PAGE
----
BPOs aim to earn $40 B, hire 1.8 M Filipinos by 2022

Metro Manila (CNN Philippines) — The business process outsourcing (BPO) industry sees itself growing steadily in the coming years, with higher-value work driving increases in revenue and employment.

The IT and Business Process Association of the Philippines (IBPAP) launched its Roadmap to 2022 on Thursday and by major targets, the industry's outlook is bright.

Revenues are expected to hit $22.9 billion this year, then reach up to $38.9 billion by 2022.

The Philippines should corner 15.5% of the global IT-BPO market by 2022 from 12.6% this year.

Related: Philippine call centers out to attract more foreign clients

More importantly, the industry expects to hire about 1.8 million people by 2022. More than 70% of those jobs will likely be in mid- to high-skilled roles. Today, the BPO workforce is estimated at 1.15 million, with skilled work only comprising half.

BPO officials admit growth in the coming years will be much slower than what the industry achieved in the 2010-2016 roadmap.

But they explained, those were the early days of BPOs in the Philippines so expansion was rapid. Now that the country has a much larger base, growth rates will be slower but steadier.

No cancellations

Despite the strong numbers, BPO leaders still had to field questions about the industry's future.

The roadmap launch comes just days after President Rodrigo Duterte announced during his state visit to China that he wanted to cut economic ties with the United States.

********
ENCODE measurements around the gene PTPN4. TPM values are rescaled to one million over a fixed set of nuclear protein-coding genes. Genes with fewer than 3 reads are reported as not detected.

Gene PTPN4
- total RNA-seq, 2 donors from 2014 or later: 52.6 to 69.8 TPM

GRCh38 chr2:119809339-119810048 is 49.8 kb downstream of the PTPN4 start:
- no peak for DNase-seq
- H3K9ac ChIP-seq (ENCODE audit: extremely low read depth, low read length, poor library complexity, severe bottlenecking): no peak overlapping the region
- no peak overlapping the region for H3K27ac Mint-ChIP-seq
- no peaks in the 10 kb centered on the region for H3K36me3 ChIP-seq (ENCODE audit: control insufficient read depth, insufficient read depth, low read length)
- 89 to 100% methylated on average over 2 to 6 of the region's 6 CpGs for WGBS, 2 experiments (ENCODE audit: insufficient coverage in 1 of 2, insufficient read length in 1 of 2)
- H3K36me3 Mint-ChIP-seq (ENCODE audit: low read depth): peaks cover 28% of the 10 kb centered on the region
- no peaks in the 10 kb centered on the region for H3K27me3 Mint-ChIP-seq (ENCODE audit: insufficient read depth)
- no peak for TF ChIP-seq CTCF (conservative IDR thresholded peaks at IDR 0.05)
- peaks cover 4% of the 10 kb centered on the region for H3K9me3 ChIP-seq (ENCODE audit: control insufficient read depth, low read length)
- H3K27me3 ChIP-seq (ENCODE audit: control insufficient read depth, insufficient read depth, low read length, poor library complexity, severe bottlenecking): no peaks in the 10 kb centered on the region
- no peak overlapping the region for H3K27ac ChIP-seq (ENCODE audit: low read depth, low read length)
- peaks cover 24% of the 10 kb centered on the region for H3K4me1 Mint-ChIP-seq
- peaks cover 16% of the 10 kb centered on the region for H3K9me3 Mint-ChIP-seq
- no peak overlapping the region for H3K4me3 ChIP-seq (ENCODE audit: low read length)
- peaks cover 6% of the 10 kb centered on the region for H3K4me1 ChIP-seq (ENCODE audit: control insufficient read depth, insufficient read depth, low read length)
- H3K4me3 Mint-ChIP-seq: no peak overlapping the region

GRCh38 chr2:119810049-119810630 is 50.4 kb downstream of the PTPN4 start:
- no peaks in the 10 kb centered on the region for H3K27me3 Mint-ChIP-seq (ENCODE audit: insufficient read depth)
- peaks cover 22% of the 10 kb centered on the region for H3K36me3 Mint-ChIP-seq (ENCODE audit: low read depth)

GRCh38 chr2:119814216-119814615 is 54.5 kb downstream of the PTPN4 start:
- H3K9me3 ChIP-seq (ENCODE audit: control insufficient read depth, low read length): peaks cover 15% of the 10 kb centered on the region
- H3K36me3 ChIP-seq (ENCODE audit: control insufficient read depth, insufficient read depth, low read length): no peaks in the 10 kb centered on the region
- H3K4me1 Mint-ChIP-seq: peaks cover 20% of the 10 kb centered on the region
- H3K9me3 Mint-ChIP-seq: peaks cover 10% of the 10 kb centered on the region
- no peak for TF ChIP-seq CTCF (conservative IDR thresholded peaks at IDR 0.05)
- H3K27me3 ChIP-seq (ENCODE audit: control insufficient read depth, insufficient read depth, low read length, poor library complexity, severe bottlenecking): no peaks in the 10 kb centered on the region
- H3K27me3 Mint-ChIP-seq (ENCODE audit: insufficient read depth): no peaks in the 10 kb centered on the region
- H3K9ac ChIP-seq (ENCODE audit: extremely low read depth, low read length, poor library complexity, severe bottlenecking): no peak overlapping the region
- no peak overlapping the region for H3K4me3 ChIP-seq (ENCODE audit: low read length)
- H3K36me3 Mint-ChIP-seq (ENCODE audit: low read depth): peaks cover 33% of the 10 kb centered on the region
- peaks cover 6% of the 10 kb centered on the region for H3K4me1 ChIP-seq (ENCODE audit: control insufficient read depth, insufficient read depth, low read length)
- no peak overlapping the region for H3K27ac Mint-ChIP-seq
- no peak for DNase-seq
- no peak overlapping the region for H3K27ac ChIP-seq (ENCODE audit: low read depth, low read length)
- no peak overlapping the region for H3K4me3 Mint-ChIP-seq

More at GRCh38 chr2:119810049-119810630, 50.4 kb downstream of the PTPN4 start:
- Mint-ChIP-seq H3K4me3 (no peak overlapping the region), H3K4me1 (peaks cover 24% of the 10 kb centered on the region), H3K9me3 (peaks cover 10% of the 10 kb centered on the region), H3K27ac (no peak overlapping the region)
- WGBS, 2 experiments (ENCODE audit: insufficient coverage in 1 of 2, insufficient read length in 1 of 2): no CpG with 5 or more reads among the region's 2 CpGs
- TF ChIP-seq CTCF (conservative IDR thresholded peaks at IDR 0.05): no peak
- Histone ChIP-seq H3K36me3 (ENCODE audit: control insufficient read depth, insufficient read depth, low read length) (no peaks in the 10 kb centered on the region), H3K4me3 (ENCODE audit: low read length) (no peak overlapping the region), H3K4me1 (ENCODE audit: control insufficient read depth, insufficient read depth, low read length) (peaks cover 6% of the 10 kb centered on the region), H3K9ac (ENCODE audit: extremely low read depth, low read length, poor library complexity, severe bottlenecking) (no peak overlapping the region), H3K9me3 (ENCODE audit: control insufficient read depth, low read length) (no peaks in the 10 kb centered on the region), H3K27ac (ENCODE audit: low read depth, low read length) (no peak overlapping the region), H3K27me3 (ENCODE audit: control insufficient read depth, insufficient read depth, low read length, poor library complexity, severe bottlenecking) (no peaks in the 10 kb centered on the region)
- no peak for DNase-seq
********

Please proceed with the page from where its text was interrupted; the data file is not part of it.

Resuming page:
This spooked the BPO industry, whose clientele is 80% made up of American companies. The IBPAP issued a statement last week, requesting an audience with the President so it could "directly discuss our industry's asks from government."

While the meeting is still pending, Information and Communications Technology Secretary Rodolfo Salalima was on hand during the roadmap launch to meet with IBPAP officials.

"I assure you that the BPO industry will be protected not only by me, but by the president, by the government and the country... Nothing bad will happen to you for as long as you do business in the country," Salalima said.

Industry leaders also put on a united front, saying it understood the Duterte administration's policy stance, and investors had no reason to worry.

Accenture Country Managing Director Lito Tayag said the Philippines has a clear advantage in BPO. It has a huge English-speaking workforce, its customer service is renowned, and it already has the ecosystem to help clients find the service provider they need.

Catherine Salceda-Ileto, senior director of Sutherland Global Services, said: "We have delegations from Malaysia, we've got 10 companies coming from Jamaica, we've got a delegation from India, our biggest competitor. We've got one from Australia as well as Switzerland."

"We have had no cancellations despite the President's remarks," she stressed.

The BPO industry is one of the major pillars of the economy. It's currently the second-largest source of dollars in the Philippines – and by next year, it's expected to beat overseas remittances to the top spot.

The Philippines is the world leader in voice services, but it still lags behind India in terms of overall IT-BPO work.